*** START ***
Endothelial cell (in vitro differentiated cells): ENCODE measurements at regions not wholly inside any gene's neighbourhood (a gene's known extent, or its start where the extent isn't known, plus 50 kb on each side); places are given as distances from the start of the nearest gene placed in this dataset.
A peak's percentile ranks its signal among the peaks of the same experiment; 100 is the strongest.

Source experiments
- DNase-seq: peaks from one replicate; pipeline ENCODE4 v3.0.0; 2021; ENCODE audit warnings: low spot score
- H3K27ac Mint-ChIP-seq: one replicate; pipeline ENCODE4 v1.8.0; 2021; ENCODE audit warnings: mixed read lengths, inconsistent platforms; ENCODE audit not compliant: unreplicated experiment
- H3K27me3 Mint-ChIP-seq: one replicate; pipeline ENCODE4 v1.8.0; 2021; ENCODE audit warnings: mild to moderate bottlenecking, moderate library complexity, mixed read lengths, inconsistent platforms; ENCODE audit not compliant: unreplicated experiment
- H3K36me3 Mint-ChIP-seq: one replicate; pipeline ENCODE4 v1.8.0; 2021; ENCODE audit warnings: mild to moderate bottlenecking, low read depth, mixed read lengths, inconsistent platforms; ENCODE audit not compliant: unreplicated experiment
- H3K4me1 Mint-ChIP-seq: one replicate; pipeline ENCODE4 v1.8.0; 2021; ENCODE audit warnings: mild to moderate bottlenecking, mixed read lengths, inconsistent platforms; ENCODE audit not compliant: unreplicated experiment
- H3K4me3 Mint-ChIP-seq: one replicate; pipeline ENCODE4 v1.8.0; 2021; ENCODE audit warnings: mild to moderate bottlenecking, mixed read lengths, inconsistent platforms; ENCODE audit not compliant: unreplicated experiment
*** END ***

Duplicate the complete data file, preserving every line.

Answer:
Endothelial cell (in vitro differentiated cells): ENCODE measurements at regions not wholly inside any gene's neighbourhood (a gene's known extent, or its start where the extent isn't known, plus 50 kb on each side); places are given as distances from the start of the nearest gene placed in this dataset.
A peak's percentile ranks its signal among the peaks of the same experiment; 100 is the strongest.

Source experiments
- DNase-seq: peaks from one replicate; pipeline ENCODE4 v3.0.0; 2021; ENCODE audit warnings: low spot score
- H3K27ac Mint-ChIP-seq: one replicate; pipeline ENCODE4 v1.8.0; 2021; ENCODE audit warnings: mixed read lengths, inconsistent platforms; ENCODE audit not compliant: unreplicated experiment
- H3K27me3 Mint-ChIP-seq: one replicate; pipeline ENCODE4 v1.8.0; 2021; ENCODE audit warnings: mild to moderate bottlenecking, moderate library complexity, mixed read lengths, inconsistent platforms; ENCODE audit not compliant: unreplicated experiment
- H3K36me3 Mint-ChIP-seq: one replicate; pipeline ENCODE4 v1.8.0; 2021; ENCODE audit warnings: mild to moderate bottlenecking, low read depth, mixed read lengths, inconsistent platforms; ENCODE audit not compliant: unreplicated experiment
- H3K4me1 Mint-ChIP-seq: one replicate; pipeline ENCODE4 v1.8.0; 2021; ENCODE audit warnings: mild to moderate bottlenecking, mixed read lengths, inconsistent platforms; ENCODE audit not compliant: unreplicated experiment
- H3K4me3 Mint-ChIP-seq: one replicate; pipeline ENCODE4 v1.8.0; 2021; ENCODE audit warnings: mild to moderate bottlenecking, mixed read lengths, inconsistent platforms; ENCODE audit not compliant: unreplicated experiment